Robert Mariotti, Livermore
With the growing mainstream acceptance of conspiracy theories, I was dismayed to see The Independent print a letter stating that Democrats released the “China” virus and Obama was somehow trying to “overthrow” Trump to make Nancy Pelosi president. Besides a misunderstanding of presidential succession (he’d have to take out Pence too) it is just plain absurd.
In the distant past – 1990s and early 2000s – fringe theories such as these were not part of our normal political landscape. Now, with groups like QAnon pushing claims that leading Democrats are part of an international pedophile cabal and its adherents winning Republican congressional primaries, it is time to take notice of the harm they can do, as well as call out these theories for what they are.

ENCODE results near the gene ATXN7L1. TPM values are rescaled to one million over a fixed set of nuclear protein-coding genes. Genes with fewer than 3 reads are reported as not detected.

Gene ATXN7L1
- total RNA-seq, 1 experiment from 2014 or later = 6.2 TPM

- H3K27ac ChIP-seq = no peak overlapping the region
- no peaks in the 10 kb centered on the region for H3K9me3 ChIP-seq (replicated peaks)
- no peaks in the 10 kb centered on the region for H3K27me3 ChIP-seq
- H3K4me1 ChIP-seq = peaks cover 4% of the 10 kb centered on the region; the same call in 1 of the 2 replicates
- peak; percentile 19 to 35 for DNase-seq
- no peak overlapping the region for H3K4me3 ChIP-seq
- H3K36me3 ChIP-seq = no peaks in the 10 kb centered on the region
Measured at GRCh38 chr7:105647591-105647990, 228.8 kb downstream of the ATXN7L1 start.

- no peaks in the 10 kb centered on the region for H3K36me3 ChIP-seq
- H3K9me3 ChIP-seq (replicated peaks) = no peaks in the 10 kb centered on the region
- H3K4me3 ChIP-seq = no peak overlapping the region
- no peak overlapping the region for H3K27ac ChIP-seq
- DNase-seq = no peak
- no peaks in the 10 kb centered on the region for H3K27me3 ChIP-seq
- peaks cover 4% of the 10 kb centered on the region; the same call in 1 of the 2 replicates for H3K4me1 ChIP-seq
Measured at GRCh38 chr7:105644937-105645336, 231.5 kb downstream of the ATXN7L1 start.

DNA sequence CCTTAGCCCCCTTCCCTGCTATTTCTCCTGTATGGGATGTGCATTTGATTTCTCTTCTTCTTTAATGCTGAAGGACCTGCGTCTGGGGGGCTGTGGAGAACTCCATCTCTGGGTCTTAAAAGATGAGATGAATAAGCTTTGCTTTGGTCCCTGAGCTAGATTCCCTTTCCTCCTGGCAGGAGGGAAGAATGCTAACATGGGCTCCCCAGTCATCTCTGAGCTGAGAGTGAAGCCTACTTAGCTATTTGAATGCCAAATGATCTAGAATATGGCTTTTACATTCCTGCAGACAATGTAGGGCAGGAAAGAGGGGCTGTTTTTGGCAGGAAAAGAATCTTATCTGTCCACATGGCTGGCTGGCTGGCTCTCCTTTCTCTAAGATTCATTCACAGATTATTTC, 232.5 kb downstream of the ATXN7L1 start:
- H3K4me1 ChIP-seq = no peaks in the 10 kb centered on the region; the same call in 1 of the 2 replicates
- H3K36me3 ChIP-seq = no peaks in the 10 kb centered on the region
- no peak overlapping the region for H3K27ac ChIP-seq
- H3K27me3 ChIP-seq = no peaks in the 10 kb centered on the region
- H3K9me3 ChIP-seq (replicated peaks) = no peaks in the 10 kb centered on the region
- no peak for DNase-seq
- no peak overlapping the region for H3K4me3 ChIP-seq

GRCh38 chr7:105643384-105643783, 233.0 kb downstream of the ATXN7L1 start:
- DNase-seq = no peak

QAnon and other groups spew their racist and anti-Semitic venom and are finding a broader audience. We’ve come to the point in 2020 where the president of the United States endorses these groups via his many tweets.
These far-right groups are gaining acceptance within certain Republican circles, and as events in recent racial justice protests show, they can be deadly. Proof can be seen in the recent FBI report that far-right groups are the greatest terrorist threat to the nation. Far-right extremists have killed 329 victims in the last 25 years.
While The Independent doesn’t compare in influence to social-media outlets where these groups thrive, at least use a bit of discretion to weed out ridiculous claims such as the Democrats somehow caused the coronavirus to defeat Donald Trump. It will at least improve the political discourse in our local newspaper.